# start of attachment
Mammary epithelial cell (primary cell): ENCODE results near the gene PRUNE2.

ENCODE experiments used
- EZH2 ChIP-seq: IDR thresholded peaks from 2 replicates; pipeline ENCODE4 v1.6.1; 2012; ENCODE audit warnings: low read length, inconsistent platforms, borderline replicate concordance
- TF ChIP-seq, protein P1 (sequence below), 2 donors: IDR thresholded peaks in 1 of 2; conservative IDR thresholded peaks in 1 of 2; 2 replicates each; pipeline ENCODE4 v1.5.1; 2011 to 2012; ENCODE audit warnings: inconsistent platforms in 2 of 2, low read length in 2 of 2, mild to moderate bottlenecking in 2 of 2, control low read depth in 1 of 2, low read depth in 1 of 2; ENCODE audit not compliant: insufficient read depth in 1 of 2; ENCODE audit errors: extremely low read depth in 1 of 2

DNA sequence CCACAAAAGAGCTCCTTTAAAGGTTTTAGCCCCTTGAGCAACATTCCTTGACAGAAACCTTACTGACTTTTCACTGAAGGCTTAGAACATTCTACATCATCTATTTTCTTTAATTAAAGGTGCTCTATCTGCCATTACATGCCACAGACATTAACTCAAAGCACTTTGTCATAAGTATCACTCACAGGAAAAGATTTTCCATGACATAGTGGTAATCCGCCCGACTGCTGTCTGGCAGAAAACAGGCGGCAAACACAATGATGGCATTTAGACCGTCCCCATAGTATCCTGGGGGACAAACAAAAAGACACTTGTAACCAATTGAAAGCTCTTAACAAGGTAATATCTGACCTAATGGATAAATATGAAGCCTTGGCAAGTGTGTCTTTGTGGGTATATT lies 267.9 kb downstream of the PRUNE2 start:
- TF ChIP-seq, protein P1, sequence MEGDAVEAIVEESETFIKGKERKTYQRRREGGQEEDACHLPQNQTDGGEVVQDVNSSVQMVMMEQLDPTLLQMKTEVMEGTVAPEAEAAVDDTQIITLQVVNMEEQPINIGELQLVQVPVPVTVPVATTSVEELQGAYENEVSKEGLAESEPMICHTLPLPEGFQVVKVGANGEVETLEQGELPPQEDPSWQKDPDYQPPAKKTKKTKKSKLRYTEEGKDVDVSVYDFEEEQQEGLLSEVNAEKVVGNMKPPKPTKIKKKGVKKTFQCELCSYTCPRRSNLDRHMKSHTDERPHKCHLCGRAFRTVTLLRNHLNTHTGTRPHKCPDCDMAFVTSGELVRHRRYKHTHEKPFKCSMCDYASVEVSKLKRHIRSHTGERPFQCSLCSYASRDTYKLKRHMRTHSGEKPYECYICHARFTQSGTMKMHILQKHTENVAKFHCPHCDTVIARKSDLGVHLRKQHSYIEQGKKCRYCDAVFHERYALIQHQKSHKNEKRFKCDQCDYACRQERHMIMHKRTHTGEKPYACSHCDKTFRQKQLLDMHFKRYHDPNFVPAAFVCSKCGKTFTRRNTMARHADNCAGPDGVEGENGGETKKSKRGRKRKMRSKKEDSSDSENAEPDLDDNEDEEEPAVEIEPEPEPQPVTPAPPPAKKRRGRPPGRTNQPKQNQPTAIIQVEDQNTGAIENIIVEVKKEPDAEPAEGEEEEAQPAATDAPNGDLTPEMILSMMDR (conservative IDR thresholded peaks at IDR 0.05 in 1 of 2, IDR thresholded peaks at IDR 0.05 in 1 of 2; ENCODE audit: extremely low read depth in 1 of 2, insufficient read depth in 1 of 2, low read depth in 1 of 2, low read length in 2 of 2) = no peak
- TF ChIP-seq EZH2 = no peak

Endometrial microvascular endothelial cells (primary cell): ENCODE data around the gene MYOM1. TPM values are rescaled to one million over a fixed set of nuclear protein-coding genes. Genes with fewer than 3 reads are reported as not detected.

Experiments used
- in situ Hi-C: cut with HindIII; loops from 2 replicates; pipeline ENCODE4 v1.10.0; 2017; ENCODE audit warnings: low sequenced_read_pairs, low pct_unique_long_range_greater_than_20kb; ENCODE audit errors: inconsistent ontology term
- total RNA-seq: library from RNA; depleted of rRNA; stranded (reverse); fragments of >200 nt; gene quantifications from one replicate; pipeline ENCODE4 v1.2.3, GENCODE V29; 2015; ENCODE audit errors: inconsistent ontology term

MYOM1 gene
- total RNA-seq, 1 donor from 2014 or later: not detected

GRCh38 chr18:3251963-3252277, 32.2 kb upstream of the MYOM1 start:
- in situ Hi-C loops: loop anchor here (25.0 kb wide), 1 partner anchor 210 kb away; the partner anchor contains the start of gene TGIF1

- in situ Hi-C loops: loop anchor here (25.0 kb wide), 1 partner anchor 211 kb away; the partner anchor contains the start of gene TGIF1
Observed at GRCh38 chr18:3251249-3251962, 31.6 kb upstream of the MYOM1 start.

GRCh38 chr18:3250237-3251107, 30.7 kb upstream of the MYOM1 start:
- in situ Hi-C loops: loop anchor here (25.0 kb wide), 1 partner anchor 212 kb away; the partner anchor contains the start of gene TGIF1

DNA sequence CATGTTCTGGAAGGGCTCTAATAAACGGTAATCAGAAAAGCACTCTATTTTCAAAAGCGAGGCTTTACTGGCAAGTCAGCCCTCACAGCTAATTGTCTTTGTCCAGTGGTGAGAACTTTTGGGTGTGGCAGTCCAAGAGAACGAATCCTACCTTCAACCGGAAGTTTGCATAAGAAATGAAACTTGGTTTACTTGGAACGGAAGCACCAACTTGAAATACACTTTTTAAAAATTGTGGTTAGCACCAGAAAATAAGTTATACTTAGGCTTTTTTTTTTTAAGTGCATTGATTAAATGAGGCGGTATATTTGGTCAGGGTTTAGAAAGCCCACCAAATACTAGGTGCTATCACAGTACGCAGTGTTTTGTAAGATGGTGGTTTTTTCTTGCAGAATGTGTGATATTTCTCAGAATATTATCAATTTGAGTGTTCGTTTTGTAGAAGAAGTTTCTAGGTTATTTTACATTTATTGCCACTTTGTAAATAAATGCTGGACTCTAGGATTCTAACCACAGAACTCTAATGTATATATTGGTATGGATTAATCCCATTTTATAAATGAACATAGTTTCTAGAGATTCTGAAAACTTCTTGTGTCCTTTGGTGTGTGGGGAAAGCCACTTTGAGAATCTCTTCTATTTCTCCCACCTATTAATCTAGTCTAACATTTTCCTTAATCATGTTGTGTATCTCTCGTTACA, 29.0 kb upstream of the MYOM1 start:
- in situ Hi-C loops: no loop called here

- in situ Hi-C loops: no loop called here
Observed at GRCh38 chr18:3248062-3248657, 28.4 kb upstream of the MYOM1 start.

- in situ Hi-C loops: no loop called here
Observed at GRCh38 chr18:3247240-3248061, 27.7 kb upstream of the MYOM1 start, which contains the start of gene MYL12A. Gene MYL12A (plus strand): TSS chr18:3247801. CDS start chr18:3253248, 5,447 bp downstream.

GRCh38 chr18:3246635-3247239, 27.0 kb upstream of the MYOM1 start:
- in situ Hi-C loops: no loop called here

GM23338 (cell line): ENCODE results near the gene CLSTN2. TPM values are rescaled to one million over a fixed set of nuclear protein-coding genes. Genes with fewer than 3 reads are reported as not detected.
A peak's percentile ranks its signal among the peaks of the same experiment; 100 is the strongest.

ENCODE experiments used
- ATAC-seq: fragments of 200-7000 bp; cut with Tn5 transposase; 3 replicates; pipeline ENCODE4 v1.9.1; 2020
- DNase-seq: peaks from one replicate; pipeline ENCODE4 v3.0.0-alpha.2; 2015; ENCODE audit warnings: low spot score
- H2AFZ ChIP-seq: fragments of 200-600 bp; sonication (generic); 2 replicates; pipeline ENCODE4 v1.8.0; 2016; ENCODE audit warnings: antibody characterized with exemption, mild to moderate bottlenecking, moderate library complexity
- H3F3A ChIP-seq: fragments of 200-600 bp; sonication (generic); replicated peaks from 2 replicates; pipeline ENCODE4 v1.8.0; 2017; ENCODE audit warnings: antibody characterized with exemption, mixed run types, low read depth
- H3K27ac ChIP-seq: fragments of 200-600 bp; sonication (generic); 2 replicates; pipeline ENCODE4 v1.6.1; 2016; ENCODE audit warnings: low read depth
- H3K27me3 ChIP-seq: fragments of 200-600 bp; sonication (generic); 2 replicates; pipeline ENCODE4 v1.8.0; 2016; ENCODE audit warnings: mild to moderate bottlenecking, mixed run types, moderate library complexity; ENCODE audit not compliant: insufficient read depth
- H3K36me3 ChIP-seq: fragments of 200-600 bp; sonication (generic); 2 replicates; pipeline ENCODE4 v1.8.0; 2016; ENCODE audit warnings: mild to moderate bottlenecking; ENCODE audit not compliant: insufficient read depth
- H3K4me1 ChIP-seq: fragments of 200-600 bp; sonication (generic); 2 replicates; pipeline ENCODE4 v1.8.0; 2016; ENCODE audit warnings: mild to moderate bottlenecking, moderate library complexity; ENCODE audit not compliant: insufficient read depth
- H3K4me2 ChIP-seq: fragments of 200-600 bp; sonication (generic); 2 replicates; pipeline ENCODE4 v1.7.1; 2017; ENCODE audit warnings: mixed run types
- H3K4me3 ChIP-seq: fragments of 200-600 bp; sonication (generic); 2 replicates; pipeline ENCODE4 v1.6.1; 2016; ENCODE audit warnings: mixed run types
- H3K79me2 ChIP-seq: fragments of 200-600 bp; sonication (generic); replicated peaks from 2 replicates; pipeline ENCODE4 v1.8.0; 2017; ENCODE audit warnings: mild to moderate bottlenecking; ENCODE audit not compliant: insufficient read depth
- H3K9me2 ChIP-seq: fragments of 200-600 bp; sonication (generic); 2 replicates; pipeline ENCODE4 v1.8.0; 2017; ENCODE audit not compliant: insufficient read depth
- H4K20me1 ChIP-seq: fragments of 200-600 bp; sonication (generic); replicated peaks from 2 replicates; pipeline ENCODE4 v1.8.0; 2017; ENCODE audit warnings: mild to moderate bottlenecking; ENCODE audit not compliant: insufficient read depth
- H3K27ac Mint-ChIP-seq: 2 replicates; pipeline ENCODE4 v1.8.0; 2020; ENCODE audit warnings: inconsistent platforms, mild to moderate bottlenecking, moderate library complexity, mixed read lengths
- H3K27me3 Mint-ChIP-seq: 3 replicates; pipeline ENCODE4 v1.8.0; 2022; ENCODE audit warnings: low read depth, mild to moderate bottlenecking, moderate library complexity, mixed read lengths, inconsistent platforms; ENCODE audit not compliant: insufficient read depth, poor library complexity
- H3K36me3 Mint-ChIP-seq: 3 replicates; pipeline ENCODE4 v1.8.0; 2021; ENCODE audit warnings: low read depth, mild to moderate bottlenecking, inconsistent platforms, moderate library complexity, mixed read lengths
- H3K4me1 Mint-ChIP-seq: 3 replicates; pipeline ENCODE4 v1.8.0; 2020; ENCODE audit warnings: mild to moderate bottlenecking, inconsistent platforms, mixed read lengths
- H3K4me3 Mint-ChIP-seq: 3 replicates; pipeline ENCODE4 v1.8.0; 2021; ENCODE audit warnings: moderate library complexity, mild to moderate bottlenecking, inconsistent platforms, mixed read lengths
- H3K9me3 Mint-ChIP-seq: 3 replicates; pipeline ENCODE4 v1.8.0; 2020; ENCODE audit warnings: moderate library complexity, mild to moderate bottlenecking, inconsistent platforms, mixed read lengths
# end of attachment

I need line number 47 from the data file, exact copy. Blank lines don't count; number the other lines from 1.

- H3K4me1 Mint-ChIP-seq: 3 replicates; pipeline ENCODE4 v1.8.0; 2020; ENCODE audit warnings: mild to moderate bottlenecking, inconsistent platforms, mixed read lengths